ACCC gives provisional approval for Optus HFC to NBN migration agreement

Monday, 28 May, 2012

The Australian Competition and Consumer Commission (ACCC) has issued a draft determination proposing authorisation of the agreement between NBN Co and SingTel Optus for the migration of Optus’s HFC subscribers to the National Broadband Network (NBN) and the subsequent decommissioning of parts of Optus’s HFC network.

NBN Co will make progressive payments to Optus based on the number of customers that Optus migrates to the NBN. These payments are expected to total a post-tax net present value of approximately $800 million.

Under the Competition and Consumer Act 2010, the ACCC may authorise arrangements where it is satisfied that public benefits outweigh any public detriment likely to result from the arrangements.

“A wide range of arguments were put to the ACCC by Optus and NBN Co, but, in essence, our decision was based on weighing, carefully, two clear public benefits arising from the HFC agreement against a potentially large but less clear detriment,” said ACCC Chairman Rod Sims.

In the ACCC’s view, the main public benefits are avoiding the operating costs of a duplicated service and the delivery of a lower cost HFC subscriber migration to the NBN.

Balanced against this, the ACCC believes the HFC agreement removes a potentially significant fixed line competitor to the NBN in Brisbane, Sydney and Melbourne. Competitive pressure from the Optus HFC network may have resulted in positive outcomes, notably prompting NBN Co to improve its performance.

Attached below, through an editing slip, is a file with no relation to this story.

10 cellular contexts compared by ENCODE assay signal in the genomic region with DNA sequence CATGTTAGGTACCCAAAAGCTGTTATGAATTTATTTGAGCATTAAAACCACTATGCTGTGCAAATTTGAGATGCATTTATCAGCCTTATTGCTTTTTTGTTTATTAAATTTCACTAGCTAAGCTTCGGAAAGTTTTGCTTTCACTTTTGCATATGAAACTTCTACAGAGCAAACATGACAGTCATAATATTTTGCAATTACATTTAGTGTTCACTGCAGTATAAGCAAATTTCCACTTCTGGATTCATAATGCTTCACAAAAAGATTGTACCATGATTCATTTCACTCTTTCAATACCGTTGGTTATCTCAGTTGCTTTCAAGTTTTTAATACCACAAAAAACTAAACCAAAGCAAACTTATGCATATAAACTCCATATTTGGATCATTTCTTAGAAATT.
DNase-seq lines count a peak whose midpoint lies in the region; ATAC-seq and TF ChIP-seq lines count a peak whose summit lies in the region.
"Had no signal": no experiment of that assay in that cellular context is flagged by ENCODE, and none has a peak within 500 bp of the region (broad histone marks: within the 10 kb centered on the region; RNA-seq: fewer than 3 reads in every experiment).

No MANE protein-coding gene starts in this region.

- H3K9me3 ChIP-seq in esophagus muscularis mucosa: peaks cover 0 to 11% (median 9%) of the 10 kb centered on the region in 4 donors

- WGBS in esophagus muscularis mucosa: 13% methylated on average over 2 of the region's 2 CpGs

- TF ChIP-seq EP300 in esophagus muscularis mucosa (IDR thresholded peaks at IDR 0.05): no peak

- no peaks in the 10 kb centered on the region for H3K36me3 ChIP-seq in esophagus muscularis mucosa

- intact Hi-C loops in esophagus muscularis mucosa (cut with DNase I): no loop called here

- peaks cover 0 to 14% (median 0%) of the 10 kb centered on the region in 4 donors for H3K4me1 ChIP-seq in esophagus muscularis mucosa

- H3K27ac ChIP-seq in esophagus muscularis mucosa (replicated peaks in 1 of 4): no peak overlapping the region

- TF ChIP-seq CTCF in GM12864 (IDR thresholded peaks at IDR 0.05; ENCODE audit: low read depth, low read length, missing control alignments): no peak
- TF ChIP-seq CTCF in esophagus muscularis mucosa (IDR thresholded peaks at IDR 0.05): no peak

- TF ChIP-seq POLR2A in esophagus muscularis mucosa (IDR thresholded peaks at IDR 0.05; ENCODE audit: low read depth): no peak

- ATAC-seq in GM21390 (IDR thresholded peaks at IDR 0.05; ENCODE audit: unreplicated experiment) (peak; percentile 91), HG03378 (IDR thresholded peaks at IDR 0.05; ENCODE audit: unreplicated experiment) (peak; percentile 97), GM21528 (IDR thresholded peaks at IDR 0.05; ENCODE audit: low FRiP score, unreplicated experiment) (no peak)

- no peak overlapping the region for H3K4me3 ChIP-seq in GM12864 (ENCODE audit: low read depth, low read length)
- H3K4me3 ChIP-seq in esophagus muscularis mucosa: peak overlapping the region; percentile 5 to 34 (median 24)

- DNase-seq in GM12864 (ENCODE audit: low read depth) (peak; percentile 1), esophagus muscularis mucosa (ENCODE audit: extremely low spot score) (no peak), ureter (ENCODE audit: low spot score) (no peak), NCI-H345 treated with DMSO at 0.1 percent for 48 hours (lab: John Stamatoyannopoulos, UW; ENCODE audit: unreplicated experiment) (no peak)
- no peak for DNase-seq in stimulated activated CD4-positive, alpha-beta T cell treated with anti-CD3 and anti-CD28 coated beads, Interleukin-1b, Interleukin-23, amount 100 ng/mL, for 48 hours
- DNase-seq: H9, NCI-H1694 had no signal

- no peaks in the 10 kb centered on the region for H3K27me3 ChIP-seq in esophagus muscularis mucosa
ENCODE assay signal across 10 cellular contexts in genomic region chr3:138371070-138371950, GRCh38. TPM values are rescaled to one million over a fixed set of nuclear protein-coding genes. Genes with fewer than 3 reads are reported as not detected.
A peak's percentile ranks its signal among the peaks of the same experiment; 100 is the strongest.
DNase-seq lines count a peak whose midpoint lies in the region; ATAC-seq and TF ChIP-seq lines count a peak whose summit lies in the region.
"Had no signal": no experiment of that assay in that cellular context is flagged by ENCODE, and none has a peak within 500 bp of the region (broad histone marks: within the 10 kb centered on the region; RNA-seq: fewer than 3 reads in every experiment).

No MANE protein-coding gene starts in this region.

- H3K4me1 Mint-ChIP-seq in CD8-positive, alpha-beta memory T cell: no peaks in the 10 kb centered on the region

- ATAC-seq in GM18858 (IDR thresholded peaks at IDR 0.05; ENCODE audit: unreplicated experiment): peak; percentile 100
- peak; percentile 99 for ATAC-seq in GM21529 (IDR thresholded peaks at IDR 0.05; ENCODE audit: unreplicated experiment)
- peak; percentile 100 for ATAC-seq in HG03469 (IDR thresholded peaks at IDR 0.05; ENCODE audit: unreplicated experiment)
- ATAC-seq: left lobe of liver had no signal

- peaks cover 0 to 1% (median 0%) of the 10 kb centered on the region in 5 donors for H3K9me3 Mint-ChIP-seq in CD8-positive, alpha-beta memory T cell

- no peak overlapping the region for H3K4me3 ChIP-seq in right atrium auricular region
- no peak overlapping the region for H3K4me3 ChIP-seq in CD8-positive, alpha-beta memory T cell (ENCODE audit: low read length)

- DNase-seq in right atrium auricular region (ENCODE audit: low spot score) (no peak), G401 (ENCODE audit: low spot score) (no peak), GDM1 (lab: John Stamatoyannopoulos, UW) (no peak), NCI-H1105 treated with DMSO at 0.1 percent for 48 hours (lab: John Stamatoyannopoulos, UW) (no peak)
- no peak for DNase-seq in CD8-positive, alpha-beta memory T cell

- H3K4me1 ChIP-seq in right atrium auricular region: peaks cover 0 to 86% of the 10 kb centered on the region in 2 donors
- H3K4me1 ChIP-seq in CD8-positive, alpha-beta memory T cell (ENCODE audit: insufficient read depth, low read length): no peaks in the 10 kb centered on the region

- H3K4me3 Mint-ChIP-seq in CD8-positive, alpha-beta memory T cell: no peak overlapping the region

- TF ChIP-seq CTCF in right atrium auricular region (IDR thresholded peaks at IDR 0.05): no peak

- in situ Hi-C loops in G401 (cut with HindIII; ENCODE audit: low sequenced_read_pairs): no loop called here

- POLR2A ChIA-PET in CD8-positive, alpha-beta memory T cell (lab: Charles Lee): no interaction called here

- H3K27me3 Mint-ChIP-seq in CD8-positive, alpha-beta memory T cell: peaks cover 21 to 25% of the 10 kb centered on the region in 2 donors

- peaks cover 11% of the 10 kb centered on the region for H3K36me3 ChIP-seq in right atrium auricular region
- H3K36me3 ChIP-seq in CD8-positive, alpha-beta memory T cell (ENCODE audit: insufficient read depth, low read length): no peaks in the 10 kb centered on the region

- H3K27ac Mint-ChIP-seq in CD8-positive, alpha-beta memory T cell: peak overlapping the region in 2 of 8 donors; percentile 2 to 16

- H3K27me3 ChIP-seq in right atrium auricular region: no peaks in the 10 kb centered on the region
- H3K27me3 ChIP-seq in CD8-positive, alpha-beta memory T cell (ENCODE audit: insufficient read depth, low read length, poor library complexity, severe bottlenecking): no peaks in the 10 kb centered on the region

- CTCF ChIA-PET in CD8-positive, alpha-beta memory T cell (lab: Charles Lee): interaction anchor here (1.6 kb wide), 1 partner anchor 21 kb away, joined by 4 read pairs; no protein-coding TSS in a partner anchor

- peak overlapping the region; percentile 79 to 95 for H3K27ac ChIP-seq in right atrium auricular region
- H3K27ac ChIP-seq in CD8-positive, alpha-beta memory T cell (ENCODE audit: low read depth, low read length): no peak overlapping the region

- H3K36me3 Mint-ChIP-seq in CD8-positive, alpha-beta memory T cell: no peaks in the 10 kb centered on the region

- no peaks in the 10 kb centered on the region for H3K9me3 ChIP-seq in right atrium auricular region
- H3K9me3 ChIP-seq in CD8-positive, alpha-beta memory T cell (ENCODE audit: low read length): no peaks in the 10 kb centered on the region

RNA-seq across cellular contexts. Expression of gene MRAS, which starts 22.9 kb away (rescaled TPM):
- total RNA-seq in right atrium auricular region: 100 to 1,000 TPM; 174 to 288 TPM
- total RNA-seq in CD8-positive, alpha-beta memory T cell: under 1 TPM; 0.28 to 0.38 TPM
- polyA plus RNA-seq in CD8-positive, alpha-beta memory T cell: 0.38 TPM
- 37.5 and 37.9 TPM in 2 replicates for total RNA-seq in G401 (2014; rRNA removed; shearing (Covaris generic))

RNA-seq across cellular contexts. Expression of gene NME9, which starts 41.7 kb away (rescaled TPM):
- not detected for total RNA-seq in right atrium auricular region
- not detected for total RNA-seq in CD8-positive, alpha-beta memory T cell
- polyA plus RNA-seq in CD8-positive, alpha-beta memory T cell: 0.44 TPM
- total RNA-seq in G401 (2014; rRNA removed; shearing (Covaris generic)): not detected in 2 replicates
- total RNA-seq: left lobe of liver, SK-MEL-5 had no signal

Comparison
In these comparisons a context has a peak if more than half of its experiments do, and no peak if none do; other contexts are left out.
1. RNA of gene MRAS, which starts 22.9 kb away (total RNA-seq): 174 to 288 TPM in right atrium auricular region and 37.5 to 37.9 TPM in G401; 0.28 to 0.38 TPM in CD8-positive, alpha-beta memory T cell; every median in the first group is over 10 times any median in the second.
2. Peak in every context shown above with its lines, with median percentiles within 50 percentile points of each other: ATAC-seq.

However, this competition was considered impacted by a “number of unique factors [that] have reduced the detriments” of the agreement, namely a limited future HFC network footprint with high-speed broadband services that would be at the lower end of the range of services that the NBN will support, resulting in a gradual loss of HFC customers to the NBN and making operation of the HFC network uneconomical, once a critical mass of customers was lost.

“The ACCC also considers that some of the usually expected gains from competition in the performance of the NBN are, on closer examination, reduced,” said Sims.

“For example, the regulatory approach, which will ultimately apply to the NBN, is intended to provide strong incentives for NBN Co to promote utilisation of the NBN and to be responsive to customer needs concerning speeds and other aspects of service quality.”

The ACCC is required to prepare a draft determination in relation to an application for authorisation before it makes a final determination. The purpose of the draft determination is to test the ACCC’s views with the applicant and interested parties.

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